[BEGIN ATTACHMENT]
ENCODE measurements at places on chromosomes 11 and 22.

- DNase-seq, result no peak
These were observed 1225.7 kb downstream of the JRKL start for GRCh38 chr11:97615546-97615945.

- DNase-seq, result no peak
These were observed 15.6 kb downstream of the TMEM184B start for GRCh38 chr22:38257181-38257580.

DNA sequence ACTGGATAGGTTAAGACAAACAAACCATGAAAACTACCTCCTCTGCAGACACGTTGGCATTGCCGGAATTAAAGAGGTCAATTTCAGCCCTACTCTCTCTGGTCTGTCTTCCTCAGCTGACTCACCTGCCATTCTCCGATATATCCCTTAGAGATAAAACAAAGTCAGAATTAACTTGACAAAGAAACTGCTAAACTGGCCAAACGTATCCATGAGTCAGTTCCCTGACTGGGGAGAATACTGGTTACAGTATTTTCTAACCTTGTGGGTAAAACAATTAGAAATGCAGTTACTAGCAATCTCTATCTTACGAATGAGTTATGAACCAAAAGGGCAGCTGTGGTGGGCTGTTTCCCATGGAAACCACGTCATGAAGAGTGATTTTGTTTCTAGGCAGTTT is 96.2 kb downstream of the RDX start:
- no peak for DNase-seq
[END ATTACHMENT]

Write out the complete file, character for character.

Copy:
ENCODE measurements at places on chromosomes 11 and 22.

- DNase-seq, result no peak
These were observed 1225.7 kb downstream of the JRKL start for GRCh38 chr11:97615546-97615945.

- DNase-seq, result no peak
These were observed 15.6 kb downstream of the TMEM184B start for GRCh38 chr22:38257181-38257580.

DNA sequence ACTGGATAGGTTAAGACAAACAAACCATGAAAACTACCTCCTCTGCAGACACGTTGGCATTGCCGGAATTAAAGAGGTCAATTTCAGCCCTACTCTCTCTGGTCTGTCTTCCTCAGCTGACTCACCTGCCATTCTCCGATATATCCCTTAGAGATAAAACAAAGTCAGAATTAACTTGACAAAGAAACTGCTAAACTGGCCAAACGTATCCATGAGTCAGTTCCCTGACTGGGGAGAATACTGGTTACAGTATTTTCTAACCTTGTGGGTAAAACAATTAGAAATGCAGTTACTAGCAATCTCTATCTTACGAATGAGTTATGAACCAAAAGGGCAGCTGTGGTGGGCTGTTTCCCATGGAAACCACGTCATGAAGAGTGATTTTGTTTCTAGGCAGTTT is 96.2 kb downstream of the RDX start:
- no peak for DNase-seq